## 5.2 Vectors

Now let’s move onto vectors. A vector object is just a combination of several scalars stored as a single object. For example, the numbers from one to ten could be a vector of length 10, and the characters in the English alphabet could be a vector of length 26. Like scalars, vectors can be either numeric or character (but not both!).

There are many ways to create vectors in R. Here are the methods we will cover in this chapter:

Functions to create vectors.
Function Example Result
c(a, b, ...) c(1, 5, 9) 1, 5, 9
a:b 1:5 1, 2, 3, 4, 5
seq(from, to, by, length.out) seq(from = 0, to = 6, by = 2) 0, 2, 4, 6
rep(x, times, each, length.out) rep(c(7, 8), times = 2, each = 2) 7, 7, 8, 8, 7, 7, 8, 8

The simplest way to create a vector is with the c() function. The c here stands for concatenate, which means “bring them together”. The c() function takes several scalars as arguments, and returns a vector containing those objects. When using c(), place a comma in between the objects (scalars or vectors) you want to combine:

Let’s use the c() function to create a vector called a containing the integers from 1 to 5.

# Create an object a with the integers from 1 to 5
a <- c(1, 2, 3, 4, 5)

# Print the result
a
## [1] 1 2 3 4 5

As you can see, R has stored all 5 numbers in the object a. Thanks R!

You can also create longer vectors by combining vectors you have already defined. Let’s create a vector of the numbers from 1 to 10 by first generating a vector a from 1 to 5, and a vector b from 6 to 10 then combine them into a single vector x:

a <- c(1, 2, 3, 4, 5)
b <- c(6, 7, 8, 9, 10)
x <- c(a, b)
x
##  [1]  1  2  3  4  5  6  7  8  9 10

You can also create character vectors by using the c() function to combine character scalars into character vectors:

char.vec <- c("Ceci", "nest", "pas", "une", "pipe")
char.vec
## [1] "Ceci" "nest" "pas"  "une"  "pipe"

While the c() function is the most straightforward way to create a vector, it’s also one of the most tedious. For example, let’s say you wanted to create a vector of all integers from 1 to 100. You definitely don’t want to have to type all the numbers into a c() operator. Thankfully, R has many simple built-in functions for generating numeric vectors. Let’s start with three of them: a:b, seq(), and rep():

### 5.2.1 a:b

The a:b function takes two numeric scalars a and b as arguments, and returns a vector of numbers from the starting point a to the ending point b in steps of 1.

Here are some examples of the a:b function in action. As you’ll see, you can go backwards or forwards, or make sequences between non-integers:

1:10
##  [1]  1  2  3  4  5  6  7  8  9 10
10:1
##  [1] 10  9  8  7  6  5  4  3  2  1
2.5:8.5
## [1] 2.5 3.5 4.5 5.5 6.5 7.5 8.5

### 5.2.2 seq()

Argument Definition
from The start of the sequence
to The end of the sequence
by The step-size of the sequence
length.out The desired length of the final sequence (only use if you don’t specify by)

The seq() function is a more flexible version of a:b. Like a:b, seq() allows you to create a sequence from a starting number to an ending number. However, seq(), has additional arguments that allow you to specify either the size of the steps between numbers, or the total length of the sequence:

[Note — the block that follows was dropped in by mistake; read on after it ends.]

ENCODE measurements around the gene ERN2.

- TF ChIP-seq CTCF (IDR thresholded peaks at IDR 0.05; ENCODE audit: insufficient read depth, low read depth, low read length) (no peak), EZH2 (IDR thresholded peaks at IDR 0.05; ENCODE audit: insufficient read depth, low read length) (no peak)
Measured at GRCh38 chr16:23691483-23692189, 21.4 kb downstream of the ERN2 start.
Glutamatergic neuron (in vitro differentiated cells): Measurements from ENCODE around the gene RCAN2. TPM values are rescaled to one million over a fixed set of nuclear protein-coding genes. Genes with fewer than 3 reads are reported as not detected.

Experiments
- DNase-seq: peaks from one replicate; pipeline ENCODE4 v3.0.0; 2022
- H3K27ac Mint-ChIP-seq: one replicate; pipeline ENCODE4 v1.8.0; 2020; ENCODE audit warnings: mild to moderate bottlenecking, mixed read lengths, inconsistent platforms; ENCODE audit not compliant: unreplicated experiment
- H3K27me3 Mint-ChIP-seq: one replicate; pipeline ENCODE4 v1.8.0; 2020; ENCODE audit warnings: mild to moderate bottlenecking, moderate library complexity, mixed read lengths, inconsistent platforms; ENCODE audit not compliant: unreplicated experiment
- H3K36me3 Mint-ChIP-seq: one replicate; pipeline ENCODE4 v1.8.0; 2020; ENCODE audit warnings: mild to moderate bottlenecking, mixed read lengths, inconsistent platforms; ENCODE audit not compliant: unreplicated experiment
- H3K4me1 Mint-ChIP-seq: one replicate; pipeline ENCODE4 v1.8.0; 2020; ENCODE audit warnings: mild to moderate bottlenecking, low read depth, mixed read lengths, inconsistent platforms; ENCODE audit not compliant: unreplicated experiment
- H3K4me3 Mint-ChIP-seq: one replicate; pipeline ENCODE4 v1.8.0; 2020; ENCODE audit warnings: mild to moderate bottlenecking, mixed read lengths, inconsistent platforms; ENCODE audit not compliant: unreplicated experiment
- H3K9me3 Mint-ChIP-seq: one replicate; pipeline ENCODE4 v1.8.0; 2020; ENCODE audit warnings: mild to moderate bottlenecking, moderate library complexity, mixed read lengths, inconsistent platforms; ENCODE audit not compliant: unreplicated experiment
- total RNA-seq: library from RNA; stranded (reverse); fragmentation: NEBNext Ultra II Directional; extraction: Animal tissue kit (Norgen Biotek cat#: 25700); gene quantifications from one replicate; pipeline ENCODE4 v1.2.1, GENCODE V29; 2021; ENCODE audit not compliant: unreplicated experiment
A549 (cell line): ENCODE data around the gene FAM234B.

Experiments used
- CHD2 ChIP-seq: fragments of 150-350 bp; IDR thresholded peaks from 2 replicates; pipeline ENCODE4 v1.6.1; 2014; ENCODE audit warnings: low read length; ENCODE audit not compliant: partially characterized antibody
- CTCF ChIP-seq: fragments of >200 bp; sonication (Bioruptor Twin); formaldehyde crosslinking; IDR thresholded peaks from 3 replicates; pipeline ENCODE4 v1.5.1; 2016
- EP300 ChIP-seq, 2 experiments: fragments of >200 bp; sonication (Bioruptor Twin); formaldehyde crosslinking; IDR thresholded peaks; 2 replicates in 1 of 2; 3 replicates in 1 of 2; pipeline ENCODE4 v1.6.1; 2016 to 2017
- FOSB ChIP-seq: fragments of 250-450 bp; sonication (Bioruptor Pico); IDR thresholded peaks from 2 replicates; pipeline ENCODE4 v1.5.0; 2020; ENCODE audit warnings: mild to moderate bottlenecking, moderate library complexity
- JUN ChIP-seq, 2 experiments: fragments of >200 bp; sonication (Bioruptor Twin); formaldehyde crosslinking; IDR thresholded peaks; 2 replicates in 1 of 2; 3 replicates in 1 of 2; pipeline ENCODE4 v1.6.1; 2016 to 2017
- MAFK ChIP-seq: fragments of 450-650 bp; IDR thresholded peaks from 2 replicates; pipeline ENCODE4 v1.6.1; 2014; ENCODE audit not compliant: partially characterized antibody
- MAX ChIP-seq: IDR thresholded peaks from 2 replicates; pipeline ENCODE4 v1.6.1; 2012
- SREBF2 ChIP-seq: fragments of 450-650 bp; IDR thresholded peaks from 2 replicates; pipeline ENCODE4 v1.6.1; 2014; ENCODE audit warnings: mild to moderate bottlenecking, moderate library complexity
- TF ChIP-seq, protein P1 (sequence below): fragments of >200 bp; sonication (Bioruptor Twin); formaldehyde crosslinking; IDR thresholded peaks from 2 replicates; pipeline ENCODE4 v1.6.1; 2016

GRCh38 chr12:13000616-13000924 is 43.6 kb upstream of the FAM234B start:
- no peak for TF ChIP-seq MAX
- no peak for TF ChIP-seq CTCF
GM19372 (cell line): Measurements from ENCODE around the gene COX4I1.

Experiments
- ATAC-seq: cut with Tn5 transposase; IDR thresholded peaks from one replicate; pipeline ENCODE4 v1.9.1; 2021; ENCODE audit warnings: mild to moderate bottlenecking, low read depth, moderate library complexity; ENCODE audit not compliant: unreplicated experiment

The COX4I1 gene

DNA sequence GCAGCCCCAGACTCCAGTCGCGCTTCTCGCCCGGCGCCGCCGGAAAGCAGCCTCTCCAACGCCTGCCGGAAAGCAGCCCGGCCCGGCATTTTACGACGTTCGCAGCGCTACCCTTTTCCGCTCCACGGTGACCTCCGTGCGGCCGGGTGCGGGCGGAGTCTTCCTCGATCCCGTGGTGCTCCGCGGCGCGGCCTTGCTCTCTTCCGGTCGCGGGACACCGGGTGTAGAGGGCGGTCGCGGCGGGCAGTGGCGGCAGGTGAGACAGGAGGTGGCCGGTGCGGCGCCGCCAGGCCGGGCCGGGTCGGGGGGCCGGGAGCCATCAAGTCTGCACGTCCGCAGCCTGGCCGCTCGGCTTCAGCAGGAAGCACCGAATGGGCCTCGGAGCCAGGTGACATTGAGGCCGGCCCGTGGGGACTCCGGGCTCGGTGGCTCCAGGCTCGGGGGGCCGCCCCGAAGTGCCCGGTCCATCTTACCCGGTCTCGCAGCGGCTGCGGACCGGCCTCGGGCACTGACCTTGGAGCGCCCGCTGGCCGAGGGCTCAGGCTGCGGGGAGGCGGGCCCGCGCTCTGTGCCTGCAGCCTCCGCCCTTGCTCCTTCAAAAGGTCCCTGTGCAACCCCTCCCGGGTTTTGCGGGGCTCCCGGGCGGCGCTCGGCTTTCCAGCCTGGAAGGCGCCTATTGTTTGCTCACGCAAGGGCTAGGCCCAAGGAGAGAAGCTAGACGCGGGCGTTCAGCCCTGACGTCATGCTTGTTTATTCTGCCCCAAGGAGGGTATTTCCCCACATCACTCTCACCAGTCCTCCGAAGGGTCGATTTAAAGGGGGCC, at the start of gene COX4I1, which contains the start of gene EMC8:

The seq() function has two new arguments by and length.out. If you use the by argument, the sequence will be in steps of the input to the by argument:

# Create the numbers from 1 to 10 in steps of 1
seq(from = 1, to = 10, by = 1)
##  [1]  1  2  3  4  5  6  7  8  9 10

# Integers from 0 to 100 in steps of 10
seq(from = 0, to = 100, by = 10)
##  [1]   0  10  20  30  40  50  60  70  80  90 100

If you use the length.out argument, the sequence will have length equal to length.out.

# Create 10 numbers from 1 to 5
seq(from = 1, to = 5, length.out = 10)
##  [1] 1.0 1.4 1.9 2.3 2.8 3.2 3.7 4.1 4.6 5.0

# 3 numbers from 0 to 100
seq(from = 0, to = 100, length.out = 3)
## [1]   0  50 100

### 5.2.3 rep()

Argument Definition
x A scalar or vector of values to repeat
times The number of times to repeat x
each The number of times to repeat each value within x
length.out The desired length of the final sequence

The rep() function allows you to repeat a scalar (or vector) a specified number of times, or to a desired length. Let’s do some reps.

rep(x = 3, times = 10)
##  [1] 3 3 3 3 3 3 3 3 3 3
rep(x = c(1, 2), each = 3)
## [1] 1 1 1 2 2 2
rep(x = 1:3, length.out = 10)
##  [1] 1 2 3 1 2 3 1 2 3 1

As you can see, you can can include an a:b call within a rep()!

You can even combine the times and each arguments within a single rep() function. For example, here’s how to create the sequence {1, 1, 2, 2, 3, 3, 1, 1, 2, 2, 3, 3} with one call to rep():

rep(x = 1:3, each = 2, times = 2)
##  [1] 1 1 2 2 3 3 1 1 2 2 3 3

Warning! Vectors contain either numbers or characters, not both

A vector can only contain one type of scalar: either numeric or character. If you try to create a vector with numeric and character scalars, then R will convert all of the numeric scalars to characters. In the next code chunk, I’ll create a new vector called my.vec that contains a mixture of numeric and character scalars.

my.vec <- c("a", 1, "b", 2, "c", 3)
my.vec
## [1] "a" "1" "b" "2" "c" "3"

As you can see from the output, my.vec is stored as a character vector where all the numbers are converted to characters.